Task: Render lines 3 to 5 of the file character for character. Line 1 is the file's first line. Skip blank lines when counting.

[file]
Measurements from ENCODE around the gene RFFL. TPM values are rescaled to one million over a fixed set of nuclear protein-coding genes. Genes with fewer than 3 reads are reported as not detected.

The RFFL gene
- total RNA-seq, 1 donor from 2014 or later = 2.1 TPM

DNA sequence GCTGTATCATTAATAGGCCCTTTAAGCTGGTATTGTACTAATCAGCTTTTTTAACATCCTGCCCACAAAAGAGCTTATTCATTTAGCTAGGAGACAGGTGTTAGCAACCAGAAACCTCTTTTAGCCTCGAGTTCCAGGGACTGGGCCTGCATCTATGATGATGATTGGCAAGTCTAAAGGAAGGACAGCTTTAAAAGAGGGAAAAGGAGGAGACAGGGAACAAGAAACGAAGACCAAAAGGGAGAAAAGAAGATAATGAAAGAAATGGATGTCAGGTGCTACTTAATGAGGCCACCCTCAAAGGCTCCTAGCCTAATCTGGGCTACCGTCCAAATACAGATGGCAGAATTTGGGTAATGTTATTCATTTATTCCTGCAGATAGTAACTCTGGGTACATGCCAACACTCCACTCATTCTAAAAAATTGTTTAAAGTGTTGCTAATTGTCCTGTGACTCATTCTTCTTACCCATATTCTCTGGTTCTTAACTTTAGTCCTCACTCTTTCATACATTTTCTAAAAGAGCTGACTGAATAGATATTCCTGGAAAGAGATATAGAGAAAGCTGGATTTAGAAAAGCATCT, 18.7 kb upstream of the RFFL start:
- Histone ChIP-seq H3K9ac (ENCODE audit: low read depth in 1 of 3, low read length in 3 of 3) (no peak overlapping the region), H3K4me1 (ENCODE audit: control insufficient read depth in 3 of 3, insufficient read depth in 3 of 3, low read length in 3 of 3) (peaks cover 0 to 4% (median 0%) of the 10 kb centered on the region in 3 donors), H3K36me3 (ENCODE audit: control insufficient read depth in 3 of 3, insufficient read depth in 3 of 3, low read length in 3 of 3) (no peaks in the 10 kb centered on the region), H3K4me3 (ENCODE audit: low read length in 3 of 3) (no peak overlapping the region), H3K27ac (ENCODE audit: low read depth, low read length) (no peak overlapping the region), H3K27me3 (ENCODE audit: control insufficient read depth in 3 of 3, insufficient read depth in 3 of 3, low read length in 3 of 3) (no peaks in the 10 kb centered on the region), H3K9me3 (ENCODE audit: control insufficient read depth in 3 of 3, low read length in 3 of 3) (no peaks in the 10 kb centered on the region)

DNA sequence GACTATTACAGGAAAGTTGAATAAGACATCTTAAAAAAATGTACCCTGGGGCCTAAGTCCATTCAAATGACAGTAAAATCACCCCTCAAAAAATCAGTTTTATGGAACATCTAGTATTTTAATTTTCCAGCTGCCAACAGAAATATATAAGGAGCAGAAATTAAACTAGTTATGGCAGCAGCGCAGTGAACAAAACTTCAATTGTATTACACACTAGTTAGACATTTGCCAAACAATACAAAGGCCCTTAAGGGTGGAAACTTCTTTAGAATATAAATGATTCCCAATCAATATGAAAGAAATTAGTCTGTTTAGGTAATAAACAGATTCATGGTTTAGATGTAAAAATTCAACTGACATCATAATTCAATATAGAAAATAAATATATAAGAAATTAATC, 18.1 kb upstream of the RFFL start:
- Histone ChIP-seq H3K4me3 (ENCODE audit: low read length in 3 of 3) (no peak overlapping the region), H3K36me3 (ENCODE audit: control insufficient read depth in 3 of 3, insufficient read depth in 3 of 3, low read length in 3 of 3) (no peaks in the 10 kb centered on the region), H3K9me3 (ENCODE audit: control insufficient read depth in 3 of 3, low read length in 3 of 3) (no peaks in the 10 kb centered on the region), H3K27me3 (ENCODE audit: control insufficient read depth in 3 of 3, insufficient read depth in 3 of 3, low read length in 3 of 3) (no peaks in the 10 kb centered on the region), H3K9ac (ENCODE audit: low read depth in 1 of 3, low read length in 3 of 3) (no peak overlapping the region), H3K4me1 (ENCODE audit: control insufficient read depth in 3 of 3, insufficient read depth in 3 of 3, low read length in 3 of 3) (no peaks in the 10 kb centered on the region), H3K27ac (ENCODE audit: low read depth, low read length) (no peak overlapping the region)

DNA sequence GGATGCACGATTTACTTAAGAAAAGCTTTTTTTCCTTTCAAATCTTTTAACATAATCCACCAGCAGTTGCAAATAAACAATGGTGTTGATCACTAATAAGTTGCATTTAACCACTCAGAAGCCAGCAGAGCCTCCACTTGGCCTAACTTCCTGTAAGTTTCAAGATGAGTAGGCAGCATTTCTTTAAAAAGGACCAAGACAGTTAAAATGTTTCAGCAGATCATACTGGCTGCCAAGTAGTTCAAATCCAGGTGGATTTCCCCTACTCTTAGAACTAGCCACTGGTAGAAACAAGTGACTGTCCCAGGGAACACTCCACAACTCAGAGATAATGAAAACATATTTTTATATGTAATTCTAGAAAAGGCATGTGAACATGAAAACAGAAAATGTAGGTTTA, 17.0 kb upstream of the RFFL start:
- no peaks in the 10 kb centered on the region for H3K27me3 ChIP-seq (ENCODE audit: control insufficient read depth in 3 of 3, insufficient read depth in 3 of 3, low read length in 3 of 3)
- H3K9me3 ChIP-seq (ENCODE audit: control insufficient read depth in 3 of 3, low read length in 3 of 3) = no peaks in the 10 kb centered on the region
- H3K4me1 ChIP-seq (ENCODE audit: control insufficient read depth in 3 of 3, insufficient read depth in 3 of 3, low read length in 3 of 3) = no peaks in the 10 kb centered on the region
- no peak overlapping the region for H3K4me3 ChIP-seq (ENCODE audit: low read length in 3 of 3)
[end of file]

- total RNA-seq, 1 donor from 2014 or later = 2.1 TPM

DNA sequence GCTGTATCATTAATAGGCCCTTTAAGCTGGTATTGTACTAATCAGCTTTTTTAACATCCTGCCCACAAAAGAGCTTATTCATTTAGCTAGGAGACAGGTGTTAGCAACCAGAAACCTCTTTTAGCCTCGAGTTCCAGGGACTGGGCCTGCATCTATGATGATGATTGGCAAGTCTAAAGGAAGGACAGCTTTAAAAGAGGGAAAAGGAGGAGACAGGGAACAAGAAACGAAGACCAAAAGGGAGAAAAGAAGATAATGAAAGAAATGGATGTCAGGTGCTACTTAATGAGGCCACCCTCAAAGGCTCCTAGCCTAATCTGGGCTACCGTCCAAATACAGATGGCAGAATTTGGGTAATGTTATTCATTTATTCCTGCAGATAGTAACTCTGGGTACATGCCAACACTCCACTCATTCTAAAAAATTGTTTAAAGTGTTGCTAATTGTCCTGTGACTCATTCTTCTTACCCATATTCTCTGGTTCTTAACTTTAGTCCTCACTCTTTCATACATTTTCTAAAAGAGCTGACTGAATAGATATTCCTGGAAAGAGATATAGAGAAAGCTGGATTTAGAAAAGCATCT, 18.7 kb upstream of the RFFL start:
- Histone ChIP-seq H3K9ac (ENCODE audit: low read depth in 1 of 3, low read length in 3 of 3) (no peak overlapping the region), H3K4me1 (ENCODE audit: control insufficient read depth in 3 of 3, insufficient read depth in 3 of 3, low read length in 3 of 3) (peaks cover 0 to 4% (median 0%) of the 10 kb centered on the region in 3 donors), H3K36me3 (ENCODE audit: control insufficient read depth in 3 of 3, insufficient read depth in 3 of 3, low read length in 3 of 3) (no peaks in the 10 kb centered on the region), H3K4me3 (ENCODE audit: low read length in 3 of 3) (no peak overlapping the region), H3K27ac (ENCODE audit: low read depth, low read length) (no peak overlapping the region), H3K27me3 (ENCODE audit: control insufficient read depth in 3 of 3, insufficient read depth in 3 of 3, low read length in 3 of 3) (no peaks in the 10 kb centered on the region), H3K9me3 (ENCODE audit: control insufficient read depth in 3 of 3, low read length in 3 of 3) (no peaks in the 10 kb centered on the region)